still coming to their bungalow:
letters from a bank,
records like an echo,
living in the past.
She brings me a jar
of thick cut
orange marmalade,
bought from the women
that lives round the corner,
a cut out coupon
from Woman’s Weekly.

I bring my mother a cup of tea:
White porcelain, pink roses,
on a tiny tray, with a tiny spoon,
no sugar, a little milk.

February 18, 2011

When my mother comes to visit, she brings my dad
and a pack of twelve quilted Andrex toilet tissues,
half a pack of Weetabix and since she has
started cutting down on dairy products,
a carton of rice milk. My mother brings
Lancome samples she got from Boots: white tubes
inside of packages, smaller than match boxes
and a tote bag she got as a free gift:
two purchases or more from Christian Dior –
she saved for the foundation
with her pension and housekeeping.
When I move into my flat, my mother brings me a plant,
she brings me a card: two mice in tiny clothes
‘Good Luck in Your New Home’, when I get my degree
a card from them both, when he leaves the room
a twenty pound note: ‘Don’t tell your dad’.
My mother brings me the mail still coming to their bungalow
letters from a bank, records like an echo, living in the past.
She brings me a jar of thick cut orange marmalade,
bought from the women that lives round the corner,
a cut out coupon from Woman’s Weekly.
I bring my mother a cup of tea: no sugar,
a little milk, a porcelain cup,
with pink roses.

Venus in Love

February 17, 2011

What if Venus fell in love.
What if each day she woke up
and lay wrapped in it
like a feather blanket
stitched with silver.
What if her hair
curled about her
and every strand spelt love.
What if her eyes
shone with it
and her nails glowed with it
and her mouth
breathed it’s lines
in a single word
over and over and over:
Love. Love. Love.

I want to be a bear:

a dense white house of a polar bear –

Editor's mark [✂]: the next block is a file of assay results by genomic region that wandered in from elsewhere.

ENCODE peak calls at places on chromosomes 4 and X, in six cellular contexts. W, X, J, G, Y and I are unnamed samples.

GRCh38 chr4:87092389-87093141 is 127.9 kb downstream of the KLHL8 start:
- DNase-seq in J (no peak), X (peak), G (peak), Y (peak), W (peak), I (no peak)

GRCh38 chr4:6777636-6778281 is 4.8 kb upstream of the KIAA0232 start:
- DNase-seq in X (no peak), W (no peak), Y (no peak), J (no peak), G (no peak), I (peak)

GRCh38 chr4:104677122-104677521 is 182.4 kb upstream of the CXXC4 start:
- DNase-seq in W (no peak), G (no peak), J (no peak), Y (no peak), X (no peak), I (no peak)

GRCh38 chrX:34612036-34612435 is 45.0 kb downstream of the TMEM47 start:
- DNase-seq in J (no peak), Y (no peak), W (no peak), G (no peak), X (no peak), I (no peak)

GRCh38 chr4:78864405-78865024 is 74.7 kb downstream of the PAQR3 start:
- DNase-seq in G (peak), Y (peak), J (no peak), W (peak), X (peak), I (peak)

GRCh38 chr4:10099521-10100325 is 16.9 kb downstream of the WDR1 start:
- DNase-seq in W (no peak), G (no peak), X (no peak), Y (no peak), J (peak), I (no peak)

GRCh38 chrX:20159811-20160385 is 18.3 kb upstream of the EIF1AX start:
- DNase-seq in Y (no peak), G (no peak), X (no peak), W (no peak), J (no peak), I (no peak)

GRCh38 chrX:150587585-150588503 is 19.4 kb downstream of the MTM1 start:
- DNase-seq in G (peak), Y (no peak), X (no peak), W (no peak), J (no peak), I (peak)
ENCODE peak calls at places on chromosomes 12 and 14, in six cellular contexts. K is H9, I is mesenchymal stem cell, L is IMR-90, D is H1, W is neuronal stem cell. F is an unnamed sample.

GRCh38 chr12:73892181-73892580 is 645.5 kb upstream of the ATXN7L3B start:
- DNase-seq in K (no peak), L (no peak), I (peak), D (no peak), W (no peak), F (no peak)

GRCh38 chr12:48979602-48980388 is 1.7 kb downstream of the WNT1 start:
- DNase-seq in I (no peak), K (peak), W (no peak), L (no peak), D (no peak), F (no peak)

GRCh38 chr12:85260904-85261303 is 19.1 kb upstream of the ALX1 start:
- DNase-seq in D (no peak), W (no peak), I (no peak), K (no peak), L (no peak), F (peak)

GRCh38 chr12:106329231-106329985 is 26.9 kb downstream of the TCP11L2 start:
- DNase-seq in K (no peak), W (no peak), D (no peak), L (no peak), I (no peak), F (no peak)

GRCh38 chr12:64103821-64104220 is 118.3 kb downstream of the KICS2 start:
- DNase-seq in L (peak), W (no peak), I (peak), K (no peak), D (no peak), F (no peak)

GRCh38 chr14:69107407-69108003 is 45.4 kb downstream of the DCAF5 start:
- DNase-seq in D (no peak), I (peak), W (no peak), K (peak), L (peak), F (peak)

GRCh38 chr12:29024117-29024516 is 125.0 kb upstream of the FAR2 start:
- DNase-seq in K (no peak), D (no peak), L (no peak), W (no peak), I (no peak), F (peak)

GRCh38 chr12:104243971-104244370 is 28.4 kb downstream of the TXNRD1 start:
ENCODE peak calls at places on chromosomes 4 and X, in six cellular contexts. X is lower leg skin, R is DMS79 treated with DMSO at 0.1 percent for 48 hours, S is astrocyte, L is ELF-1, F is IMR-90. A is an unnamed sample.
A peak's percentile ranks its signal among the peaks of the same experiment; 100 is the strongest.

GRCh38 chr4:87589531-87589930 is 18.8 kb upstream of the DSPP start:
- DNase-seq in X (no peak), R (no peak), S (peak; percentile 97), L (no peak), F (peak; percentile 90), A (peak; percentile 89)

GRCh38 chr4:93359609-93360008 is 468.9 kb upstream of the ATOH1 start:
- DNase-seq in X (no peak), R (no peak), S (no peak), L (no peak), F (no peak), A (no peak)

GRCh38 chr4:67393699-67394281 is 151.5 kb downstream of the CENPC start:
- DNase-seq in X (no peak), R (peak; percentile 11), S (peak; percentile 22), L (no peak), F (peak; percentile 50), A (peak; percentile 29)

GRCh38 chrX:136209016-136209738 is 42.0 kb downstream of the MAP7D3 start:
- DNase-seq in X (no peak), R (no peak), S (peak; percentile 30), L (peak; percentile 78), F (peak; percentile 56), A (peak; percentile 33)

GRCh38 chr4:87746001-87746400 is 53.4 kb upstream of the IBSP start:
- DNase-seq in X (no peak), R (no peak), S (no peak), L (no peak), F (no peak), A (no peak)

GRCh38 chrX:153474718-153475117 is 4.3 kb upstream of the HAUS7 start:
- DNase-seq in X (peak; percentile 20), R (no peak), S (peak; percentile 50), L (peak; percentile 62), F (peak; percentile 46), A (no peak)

hunkered down on an icy lake,
with my back
like a carpet coated snowed on roof
and my head
like a
massive furry
winnebago.

I want to think of fish
and seals
and where to find
the thinnest panes of ice.

I want to think of sun
and snow
and possibly
The Northern Lights.

I want to be a bear
that does not think
of face cream

or eye gel
or serum
or self adhesive
tightening face strips

that does not think
about the severn signs
of cosmetic ageing

A polar bear
with a large black nose
like a bowl of tar
and no difficulty
with enlarged paws

A polar bear
with a black rubber skin
white hair
yellow teeth –
and a weight problem
that is not
a weight problem:

heavier than a four by four and
capable of crushing cars.
I want to weigh 1000 pounds
and be eleven feet tall
I want my fur to stink
of blood and sweat
and musk and the north
and for it to be thick
and long and coarse
and for Immac –
to be irrelevant.
I want Kiera Knightley
for elevenses
because she wouldn’t make
a decent lunch
massive jowls
teeth that crunch
inky eyes
furry tongue
and a thick layer
of subcutaneous blubber

I want to be a bear.
A great white van, of a polar bear.
A ginormous house, of a polar bear.
A massive boat, of a polar bear.
I don’t want to buy face cream.
I want to have webbed feet.